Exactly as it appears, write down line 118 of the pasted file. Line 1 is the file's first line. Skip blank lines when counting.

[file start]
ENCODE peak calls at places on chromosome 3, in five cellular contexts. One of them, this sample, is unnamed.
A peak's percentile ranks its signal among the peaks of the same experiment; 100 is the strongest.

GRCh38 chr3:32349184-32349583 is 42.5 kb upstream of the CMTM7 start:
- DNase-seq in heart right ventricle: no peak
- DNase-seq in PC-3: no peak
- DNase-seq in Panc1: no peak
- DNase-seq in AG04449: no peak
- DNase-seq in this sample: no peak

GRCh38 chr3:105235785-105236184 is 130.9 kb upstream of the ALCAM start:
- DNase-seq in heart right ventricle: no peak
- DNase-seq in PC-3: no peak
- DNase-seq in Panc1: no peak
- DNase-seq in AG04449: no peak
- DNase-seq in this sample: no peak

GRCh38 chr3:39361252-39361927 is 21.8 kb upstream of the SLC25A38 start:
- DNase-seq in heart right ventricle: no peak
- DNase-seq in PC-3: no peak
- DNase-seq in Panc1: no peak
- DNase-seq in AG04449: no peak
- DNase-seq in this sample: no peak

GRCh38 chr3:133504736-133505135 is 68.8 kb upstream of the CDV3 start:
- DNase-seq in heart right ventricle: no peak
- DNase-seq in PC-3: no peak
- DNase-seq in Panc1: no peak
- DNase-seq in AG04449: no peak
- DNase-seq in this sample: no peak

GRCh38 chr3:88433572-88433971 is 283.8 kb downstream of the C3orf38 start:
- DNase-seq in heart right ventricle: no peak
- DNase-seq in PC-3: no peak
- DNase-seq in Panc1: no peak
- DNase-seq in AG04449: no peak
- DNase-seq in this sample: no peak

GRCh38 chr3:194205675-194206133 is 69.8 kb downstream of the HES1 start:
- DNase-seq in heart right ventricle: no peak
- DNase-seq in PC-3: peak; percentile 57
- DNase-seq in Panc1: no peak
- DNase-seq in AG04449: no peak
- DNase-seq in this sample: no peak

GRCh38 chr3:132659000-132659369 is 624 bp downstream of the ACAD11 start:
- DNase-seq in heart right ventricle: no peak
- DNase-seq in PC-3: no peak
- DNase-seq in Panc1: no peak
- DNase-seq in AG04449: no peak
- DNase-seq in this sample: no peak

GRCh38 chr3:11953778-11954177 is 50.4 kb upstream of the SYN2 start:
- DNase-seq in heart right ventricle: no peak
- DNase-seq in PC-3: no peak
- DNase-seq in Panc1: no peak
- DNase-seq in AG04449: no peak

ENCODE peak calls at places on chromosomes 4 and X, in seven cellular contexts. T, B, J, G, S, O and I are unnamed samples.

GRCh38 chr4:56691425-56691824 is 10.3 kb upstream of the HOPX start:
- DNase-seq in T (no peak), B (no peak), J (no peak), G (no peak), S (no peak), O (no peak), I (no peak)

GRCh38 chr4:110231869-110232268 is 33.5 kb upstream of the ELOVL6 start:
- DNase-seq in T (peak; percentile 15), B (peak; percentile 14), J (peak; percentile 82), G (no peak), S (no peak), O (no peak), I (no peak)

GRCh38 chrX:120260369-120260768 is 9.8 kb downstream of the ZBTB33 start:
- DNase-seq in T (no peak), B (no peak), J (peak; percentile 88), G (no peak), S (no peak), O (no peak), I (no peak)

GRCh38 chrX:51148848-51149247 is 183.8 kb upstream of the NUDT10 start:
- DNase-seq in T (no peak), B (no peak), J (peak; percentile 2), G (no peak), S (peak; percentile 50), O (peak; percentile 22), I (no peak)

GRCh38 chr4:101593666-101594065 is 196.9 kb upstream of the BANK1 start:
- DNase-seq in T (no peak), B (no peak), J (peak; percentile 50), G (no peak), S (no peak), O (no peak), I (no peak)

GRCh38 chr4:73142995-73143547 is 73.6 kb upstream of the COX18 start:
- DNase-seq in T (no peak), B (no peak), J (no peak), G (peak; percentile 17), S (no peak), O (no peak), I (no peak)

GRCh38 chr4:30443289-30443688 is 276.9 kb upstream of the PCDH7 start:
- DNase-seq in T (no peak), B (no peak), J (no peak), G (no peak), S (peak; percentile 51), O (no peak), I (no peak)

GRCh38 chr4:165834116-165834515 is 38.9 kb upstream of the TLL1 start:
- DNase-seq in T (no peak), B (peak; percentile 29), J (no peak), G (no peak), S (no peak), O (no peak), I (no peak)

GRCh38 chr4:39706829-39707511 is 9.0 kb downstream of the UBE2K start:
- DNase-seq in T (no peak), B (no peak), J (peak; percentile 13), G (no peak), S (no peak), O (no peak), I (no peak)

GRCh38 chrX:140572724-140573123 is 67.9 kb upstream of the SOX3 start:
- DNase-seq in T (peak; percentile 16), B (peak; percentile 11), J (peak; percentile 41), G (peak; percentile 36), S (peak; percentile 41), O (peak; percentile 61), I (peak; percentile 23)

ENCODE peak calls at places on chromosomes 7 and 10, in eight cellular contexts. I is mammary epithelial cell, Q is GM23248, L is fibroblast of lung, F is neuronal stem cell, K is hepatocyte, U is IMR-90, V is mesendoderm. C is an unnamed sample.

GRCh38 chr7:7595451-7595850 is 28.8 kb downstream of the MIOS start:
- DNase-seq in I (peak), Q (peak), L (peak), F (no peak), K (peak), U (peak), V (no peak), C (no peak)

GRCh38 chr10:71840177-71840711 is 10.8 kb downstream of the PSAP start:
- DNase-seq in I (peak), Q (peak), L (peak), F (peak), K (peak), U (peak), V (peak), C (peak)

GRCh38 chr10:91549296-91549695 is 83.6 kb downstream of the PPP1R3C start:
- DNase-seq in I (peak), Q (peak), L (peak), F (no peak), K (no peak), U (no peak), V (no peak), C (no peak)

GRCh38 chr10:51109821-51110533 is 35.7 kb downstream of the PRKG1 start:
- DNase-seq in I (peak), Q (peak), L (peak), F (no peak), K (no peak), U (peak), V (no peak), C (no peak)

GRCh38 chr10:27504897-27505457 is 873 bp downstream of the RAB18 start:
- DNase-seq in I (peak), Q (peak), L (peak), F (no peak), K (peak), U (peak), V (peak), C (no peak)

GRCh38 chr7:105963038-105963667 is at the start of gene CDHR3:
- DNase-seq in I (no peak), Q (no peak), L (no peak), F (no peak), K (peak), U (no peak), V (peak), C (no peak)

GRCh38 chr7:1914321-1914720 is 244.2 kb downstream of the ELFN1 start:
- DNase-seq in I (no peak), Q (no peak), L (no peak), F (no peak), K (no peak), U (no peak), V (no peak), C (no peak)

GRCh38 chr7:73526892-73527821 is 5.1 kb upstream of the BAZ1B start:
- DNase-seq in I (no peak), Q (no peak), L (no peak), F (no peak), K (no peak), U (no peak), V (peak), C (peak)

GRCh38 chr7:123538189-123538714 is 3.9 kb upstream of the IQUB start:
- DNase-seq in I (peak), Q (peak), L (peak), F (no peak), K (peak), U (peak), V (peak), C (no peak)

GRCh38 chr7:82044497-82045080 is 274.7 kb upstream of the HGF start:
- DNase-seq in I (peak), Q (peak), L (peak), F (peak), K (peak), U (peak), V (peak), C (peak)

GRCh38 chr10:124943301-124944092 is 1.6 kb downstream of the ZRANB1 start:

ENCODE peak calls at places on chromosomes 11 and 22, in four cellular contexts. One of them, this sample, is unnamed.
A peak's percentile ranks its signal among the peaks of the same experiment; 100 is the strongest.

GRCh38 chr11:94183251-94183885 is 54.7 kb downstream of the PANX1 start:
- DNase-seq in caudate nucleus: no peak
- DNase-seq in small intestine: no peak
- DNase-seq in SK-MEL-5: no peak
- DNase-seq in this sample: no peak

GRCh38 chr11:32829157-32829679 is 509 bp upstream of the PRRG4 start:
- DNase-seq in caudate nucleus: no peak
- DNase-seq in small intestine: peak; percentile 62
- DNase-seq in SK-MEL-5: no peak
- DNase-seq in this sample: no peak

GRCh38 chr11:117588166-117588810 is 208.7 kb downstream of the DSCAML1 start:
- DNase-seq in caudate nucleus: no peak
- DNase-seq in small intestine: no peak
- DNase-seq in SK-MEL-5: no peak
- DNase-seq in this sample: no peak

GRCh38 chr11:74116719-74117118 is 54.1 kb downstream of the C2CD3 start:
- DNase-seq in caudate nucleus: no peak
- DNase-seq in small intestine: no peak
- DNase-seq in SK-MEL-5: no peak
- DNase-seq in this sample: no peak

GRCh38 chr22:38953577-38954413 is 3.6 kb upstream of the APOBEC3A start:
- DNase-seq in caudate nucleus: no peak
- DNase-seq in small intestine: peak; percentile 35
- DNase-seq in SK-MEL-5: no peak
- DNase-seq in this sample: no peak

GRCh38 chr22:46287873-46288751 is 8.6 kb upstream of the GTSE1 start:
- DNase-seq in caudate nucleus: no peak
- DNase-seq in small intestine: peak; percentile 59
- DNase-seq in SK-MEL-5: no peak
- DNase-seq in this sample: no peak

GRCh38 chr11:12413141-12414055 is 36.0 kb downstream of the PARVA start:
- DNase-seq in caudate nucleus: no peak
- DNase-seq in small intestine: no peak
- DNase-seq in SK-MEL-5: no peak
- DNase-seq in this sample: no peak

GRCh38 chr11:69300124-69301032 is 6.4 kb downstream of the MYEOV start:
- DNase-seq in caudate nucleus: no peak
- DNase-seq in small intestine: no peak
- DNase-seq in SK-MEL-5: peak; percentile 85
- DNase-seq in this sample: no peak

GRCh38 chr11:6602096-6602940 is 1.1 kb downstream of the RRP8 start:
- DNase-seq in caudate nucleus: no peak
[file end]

- DNase-seq in SK-MEL-5: no peak